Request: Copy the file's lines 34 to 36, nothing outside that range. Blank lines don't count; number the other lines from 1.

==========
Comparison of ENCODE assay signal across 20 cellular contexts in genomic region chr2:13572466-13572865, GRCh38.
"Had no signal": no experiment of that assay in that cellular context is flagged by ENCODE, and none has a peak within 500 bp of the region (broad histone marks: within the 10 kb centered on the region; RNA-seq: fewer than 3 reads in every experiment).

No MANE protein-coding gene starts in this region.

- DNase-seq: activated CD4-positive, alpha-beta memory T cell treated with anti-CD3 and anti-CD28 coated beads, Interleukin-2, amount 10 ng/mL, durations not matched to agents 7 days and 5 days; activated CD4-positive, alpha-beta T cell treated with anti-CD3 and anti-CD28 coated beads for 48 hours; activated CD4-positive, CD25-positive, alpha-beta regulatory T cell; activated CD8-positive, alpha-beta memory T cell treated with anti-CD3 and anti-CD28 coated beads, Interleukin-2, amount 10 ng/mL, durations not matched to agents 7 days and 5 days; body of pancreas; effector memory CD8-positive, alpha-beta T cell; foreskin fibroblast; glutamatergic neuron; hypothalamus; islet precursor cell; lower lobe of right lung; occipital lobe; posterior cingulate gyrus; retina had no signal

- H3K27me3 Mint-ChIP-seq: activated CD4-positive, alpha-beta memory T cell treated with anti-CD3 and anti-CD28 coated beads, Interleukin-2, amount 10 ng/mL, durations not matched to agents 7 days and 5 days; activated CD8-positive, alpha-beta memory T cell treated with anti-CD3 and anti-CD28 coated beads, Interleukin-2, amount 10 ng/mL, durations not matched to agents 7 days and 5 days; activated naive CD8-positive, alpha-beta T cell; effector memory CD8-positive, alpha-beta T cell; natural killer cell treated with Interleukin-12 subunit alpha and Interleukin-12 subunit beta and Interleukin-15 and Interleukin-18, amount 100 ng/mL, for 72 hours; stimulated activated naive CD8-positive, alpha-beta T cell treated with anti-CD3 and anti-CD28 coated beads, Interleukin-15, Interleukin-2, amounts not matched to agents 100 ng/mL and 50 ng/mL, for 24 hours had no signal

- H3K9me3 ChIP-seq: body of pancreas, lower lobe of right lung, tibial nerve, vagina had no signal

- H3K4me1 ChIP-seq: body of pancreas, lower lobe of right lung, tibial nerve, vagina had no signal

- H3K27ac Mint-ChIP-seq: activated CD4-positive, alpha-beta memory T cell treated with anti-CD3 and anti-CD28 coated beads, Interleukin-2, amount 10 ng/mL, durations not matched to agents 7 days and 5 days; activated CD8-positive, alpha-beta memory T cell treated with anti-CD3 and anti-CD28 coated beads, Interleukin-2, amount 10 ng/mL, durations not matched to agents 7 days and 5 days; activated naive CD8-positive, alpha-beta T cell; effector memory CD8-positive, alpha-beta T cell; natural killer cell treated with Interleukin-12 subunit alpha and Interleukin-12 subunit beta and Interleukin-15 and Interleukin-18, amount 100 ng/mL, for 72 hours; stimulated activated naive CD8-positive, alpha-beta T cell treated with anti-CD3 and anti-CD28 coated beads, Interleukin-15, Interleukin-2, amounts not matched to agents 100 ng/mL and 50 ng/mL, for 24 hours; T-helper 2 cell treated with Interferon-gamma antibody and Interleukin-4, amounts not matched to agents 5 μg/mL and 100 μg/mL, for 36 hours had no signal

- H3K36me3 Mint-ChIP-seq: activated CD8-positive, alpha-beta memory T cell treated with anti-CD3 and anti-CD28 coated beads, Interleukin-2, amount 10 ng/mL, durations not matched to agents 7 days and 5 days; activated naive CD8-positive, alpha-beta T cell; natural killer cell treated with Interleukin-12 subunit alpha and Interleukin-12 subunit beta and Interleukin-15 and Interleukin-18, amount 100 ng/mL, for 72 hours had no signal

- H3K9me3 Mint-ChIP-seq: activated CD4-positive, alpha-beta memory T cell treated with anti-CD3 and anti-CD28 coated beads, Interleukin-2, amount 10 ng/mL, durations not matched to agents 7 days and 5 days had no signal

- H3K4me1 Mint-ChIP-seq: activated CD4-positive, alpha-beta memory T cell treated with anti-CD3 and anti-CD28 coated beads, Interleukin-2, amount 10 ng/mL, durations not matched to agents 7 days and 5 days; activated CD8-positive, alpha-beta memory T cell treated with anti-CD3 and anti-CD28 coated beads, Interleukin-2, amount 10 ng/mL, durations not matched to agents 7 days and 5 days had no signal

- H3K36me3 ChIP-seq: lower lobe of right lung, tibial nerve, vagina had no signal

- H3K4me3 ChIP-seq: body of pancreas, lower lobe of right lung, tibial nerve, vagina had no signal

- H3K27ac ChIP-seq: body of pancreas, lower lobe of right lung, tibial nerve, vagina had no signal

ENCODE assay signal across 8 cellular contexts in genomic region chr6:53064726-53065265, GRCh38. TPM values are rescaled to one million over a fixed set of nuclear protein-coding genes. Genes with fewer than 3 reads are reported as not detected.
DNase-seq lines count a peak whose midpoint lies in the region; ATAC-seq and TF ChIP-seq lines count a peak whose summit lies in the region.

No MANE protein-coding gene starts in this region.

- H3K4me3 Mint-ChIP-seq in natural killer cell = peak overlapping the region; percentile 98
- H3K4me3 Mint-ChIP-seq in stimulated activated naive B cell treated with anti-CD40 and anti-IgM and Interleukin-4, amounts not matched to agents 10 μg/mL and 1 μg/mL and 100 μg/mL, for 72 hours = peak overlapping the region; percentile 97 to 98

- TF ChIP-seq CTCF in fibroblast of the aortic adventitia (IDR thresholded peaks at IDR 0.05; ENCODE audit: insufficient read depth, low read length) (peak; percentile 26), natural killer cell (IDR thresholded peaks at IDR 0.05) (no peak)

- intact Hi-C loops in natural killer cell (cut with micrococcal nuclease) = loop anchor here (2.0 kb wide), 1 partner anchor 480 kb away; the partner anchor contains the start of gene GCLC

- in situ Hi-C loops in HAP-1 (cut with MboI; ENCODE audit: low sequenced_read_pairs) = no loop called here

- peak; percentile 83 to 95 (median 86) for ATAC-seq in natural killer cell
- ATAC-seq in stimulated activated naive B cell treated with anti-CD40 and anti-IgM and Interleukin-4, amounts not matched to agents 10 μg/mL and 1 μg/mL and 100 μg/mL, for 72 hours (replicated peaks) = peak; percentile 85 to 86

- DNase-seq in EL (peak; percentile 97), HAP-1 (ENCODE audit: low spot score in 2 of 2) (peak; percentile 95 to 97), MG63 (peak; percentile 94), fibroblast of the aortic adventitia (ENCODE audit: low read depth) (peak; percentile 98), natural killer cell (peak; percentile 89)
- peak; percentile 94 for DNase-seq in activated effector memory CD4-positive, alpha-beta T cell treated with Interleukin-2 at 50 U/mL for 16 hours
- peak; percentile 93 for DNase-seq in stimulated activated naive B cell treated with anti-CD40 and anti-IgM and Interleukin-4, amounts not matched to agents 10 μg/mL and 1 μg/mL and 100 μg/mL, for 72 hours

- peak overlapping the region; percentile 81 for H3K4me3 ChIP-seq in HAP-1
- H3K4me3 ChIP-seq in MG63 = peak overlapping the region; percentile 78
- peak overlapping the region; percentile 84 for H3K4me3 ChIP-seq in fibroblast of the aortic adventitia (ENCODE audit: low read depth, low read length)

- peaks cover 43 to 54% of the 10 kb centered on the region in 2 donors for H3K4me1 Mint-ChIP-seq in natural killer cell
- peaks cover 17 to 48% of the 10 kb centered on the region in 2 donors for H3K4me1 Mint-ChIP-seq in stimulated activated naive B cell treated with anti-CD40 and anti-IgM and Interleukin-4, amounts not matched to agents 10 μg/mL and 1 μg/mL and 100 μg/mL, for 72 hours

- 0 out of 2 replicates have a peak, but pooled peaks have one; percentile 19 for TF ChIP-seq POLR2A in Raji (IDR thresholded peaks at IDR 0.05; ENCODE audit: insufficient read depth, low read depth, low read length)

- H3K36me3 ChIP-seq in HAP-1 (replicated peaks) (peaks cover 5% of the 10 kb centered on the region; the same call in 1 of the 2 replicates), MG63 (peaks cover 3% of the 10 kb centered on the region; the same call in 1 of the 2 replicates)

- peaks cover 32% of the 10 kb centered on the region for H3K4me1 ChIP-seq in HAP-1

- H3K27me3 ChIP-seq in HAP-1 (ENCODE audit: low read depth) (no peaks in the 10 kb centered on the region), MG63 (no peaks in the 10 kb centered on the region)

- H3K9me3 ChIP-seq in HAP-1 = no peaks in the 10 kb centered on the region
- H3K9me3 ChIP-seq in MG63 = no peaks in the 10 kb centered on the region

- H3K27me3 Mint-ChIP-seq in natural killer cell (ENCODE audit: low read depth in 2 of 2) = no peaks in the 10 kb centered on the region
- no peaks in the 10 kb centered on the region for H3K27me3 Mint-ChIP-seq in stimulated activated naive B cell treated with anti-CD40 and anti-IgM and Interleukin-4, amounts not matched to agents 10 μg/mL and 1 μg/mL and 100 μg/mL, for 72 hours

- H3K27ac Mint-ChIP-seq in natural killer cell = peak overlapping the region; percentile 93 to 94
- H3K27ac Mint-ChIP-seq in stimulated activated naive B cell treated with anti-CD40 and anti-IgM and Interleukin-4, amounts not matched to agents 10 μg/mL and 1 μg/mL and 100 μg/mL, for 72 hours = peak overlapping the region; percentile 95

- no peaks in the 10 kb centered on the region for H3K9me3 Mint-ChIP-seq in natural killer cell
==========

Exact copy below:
- H3K36me3 ChIP-seq in HAP-1 (replicated peaks) (peaks cover 5% of the 10 kb centered on the region; the same call in 1 of the 2 replicates), MG63 (peaks cover 3% of the 10 kb centered on the region; the same call in 1 of the 2 replicates)

- peaks cover 32% of the 10 kb centered on the region for H3K4me1 ChIP-seq in HAP-1

- H3K27me3 ChIP-seq in HAP-1 (ENCODE audit: low read depth) (no peaks in the 10 kb centered on the region), MG63 (no peaks in the 10 kb centered on the region)